I reread the post above which I never published at the time for reasons I don’t remember and I get knot in my stomach.  Eight days ago I received a phone call from Nick, my son who is now a freshman at Ithaca College. I had just finished a long relaxing bath after my metal sculpting class (washing is required afterwards since I look like I’ve been down in the coal mines). My cell phone went off around 2pm but I didn’t recognize the number and almost didn’t pick up. It was Nick, he sounded upset and scared. He said he had been in an accident snowboarding.  My first thought – his knees and did he hit his head.  It was difficult to understand him a little – his breathing was labored which I figured was from him being so emotional.  He tells me he thinks he dislocated his shoulder or something – I relax. Dislocated shoulder, not problem we’ve dealt with much worse.  I tell him everything will be okay and that he should keep me posted and that I’d call his Dad who was also in Vermont at the time. He said okay and hung up.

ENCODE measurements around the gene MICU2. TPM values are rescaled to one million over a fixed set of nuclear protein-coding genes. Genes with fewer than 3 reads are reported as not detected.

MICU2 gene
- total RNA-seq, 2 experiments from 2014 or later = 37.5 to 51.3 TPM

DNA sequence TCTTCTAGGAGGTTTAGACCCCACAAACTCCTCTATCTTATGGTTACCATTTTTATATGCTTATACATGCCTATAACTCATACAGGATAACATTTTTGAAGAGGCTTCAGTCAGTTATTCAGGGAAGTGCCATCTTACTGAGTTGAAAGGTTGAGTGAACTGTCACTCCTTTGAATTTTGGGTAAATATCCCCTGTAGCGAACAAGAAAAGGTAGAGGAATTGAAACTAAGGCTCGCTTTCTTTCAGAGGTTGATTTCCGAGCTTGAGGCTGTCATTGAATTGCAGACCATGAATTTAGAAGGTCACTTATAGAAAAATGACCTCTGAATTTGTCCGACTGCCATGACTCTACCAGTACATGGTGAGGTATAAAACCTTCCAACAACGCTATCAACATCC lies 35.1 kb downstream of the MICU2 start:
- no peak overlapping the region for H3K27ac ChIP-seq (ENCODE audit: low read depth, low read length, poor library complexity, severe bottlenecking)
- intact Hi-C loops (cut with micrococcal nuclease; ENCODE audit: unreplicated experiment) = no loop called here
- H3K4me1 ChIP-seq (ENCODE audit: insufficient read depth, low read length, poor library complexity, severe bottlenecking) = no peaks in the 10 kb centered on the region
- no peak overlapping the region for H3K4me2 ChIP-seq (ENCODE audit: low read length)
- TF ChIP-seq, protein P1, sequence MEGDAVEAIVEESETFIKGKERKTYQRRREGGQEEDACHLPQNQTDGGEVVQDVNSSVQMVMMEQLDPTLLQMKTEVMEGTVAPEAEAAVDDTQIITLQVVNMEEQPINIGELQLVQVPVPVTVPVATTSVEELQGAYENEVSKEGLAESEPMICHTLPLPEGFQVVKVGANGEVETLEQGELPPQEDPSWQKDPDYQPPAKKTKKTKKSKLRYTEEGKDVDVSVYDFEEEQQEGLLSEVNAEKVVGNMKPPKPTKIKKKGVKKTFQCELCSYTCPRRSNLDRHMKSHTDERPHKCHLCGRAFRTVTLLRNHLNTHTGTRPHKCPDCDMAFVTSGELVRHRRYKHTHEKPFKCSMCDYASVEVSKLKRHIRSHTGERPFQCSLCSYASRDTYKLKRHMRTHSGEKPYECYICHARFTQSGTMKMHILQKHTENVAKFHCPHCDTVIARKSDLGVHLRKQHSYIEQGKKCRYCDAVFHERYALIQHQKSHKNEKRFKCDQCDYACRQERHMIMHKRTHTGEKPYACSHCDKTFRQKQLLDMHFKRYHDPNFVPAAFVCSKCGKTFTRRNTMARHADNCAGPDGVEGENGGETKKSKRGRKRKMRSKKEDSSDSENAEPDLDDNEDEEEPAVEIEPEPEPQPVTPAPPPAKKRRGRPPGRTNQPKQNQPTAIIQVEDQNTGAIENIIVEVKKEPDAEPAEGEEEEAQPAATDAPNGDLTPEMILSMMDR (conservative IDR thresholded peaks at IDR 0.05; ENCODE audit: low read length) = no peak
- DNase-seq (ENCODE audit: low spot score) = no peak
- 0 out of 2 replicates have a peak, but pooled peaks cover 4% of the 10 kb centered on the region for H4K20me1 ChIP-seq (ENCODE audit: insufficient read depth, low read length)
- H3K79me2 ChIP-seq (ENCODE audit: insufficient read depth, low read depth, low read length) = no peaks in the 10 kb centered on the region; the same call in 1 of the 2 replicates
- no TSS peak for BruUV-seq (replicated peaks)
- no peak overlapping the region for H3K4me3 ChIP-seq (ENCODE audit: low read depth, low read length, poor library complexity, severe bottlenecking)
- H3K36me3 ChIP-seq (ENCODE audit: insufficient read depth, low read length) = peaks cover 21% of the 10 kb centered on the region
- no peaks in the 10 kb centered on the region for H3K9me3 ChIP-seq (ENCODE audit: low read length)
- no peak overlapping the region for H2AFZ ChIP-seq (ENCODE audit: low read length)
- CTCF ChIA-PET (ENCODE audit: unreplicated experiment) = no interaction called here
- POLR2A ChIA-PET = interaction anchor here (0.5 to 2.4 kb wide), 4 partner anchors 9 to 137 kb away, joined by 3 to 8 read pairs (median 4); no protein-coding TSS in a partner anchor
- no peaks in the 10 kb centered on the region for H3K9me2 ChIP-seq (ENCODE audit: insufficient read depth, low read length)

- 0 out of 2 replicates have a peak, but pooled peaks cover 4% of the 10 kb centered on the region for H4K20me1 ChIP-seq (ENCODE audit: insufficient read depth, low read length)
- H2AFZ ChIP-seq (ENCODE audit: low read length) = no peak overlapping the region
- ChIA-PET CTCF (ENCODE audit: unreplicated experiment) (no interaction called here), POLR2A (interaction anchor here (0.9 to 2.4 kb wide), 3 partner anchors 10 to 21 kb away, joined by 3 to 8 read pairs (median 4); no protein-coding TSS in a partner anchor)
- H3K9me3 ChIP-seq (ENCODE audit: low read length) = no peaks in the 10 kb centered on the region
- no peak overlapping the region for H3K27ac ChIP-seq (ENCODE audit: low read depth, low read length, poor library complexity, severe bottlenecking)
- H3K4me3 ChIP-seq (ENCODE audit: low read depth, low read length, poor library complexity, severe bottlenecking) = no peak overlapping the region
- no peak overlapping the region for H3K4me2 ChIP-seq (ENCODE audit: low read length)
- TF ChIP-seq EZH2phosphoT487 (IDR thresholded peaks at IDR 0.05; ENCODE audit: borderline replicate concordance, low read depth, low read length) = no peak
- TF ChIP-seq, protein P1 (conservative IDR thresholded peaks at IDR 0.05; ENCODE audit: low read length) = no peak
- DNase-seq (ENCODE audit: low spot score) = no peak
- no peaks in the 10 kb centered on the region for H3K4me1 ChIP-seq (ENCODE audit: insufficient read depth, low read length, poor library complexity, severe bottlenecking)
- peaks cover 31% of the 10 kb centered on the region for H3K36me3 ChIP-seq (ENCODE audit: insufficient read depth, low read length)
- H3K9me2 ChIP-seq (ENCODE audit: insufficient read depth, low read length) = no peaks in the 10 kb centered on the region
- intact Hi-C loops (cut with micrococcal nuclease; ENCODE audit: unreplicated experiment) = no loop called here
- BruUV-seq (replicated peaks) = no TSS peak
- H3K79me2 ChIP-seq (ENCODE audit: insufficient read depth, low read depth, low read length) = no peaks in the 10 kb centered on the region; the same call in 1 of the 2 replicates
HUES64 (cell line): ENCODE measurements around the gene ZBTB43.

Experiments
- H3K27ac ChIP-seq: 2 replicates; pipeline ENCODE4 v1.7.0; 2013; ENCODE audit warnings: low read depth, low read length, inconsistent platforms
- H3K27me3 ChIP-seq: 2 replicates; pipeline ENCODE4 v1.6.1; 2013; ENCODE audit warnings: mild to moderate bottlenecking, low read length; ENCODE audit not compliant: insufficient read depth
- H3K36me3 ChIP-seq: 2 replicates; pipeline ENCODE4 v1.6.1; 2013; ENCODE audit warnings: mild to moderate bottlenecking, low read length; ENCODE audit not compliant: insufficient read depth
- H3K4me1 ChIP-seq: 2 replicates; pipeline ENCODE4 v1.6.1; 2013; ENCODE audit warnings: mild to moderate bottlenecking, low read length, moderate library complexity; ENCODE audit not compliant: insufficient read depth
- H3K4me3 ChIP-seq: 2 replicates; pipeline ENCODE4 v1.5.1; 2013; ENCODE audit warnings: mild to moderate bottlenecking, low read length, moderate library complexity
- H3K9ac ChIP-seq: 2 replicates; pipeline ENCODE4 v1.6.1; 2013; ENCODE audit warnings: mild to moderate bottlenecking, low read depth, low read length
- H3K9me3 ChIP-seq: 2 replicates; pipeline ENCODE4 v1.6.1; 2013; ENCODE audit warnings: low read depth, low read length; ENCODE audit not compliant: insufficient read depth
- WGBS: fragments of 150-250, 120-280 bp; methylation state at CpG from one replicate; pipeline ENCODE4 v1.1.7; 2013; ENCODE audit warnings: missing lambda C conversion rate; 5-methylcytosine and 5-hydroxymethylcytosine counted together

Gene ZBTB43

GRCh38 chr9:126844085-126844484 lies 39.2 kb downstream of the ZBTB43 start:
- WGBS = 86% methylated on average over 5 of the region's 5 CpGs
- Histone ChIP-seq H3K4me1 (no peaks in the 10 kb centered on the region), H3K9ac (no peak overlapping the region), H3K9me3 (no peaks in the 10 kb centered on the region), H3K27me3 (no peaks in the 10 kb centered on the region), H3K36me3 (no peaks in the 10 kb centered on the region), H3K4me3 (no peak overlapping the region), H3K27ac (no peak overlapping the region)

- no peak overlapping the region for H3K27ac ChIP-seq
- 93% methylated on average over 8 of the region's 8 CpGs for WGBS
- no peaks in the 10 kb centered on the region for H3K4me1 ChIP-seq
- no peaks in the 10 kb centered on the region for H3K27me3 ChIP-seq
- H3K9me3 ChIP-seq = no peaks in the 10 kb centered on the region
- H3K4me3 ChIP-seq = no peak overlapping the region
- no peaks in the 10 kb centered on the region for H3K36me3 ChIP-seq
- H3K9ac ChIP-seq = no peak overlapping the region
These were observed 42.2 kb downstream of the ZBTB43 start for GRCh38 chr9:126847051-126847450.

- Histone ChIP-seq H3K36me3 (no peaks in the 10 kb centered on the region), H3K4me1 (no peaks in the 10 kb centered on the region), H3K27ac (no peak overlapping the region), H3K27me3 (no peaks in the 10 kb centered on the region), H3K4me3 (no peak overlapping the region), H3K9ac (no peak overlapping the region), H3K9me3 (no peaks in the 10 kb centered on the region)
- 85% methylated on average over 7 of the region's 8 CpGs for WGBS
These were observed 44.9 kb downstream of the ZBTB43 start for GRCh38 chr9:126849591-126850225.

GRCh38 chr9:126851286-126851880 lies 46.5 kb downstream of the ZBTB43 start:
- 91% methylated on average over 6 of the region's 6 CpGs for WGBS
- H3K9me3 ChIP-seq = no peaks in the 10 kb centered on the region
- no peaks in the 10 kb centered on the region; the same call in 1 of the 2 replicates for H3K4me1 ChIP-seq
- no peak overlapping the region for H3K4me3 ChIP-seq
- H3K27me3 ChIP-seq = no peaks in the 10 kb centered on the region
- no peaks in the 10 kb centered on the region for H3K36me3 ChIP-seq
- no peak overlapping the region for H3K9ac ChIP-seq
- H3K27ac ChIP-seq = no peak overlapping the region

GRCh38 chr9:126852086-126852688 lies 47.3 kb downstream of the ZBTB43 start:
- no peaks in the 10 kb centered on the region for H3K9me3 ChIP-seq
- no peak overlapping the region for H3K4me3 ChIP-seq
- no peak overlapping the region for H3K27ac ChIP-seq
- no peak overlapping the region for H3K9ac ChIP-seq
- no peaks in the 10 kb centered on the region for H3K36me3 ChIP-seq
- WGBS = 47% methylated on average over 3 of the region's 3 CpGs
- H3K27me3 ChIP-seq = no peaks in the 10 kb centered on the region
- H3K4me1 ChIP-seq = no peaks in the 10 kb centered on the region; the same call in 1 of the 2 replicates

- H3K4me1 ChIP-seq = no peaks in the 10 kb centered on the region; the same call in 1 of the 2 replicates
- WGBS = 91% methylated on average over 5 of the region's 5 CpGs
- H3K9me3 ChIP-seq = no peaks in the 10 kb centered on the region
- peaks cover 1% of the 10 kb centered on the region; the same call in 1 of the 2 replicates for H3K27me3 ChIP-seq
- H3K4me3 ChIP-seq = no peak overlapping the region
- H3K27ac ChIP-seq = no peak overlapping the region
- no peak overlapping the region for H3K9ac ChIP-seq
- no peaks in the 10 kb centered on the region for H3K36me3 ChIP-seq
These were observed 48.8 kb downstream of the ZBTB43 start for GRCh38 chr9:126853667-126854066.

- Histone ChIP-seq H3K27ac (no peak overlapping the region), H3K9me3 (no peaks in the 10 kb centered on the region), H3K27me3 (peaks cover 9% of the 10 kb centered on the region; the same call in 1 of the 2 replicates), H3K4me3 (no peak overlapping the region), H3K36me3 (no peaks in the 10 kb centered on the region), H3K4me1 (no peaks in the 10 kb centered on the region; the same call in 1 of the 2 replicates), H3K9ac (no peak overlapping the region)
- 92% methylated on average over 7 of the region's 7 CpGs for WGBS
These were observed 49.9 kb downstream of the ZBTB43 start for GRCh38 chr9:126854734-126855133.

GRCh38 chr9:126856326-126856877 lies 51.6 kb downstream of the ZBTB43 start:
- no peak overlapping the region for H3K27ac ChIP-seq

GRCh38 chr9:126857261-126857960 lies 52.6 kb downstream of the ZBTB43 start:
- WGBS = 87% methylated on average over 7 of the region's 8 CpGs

It was long before he called again and said that the EMTs at the base lodge told him he didn’t have a dislocated shoulder and recommended that he get x-rays at the hospital. Since I was no where near Nick and I was getting the information via text message and poor-cell connected short calls, my concern level wasn’t tremendously high at this point. Nick has complained in a text about waiting with all the other morons in the emergency room and how he just wanted to go an hang with his friends. I was afraid he’d leave if the wait was too long.  I was in bed watching TV when he finally called me again. He put the doctor on the phone who proceeded to tell me that Nicholas punctured his lung, bruised his kidney and could have a hairline fracture in one of his lower lumbar vertebrae. He recommended that Nick stay the night in the hospital although he said that Nick wanted to go back the condo and stay with his friends and just rest.  It was at the time I had my boyfriend who is training to be an EMT who told me that the doctor couldn’t force Nick to stay their legally – all he could do was urge Nick to stay.  “Put Nick back on” were my next words.  He was scared and didn’t want to be alone in the hospital. I told him had to stay  – it had become clear he had suffered a traumatic impact –  that I’d get his father to get down there as quickly as possible – but he had to stay with the doctors. I was relieved when he finally agreed.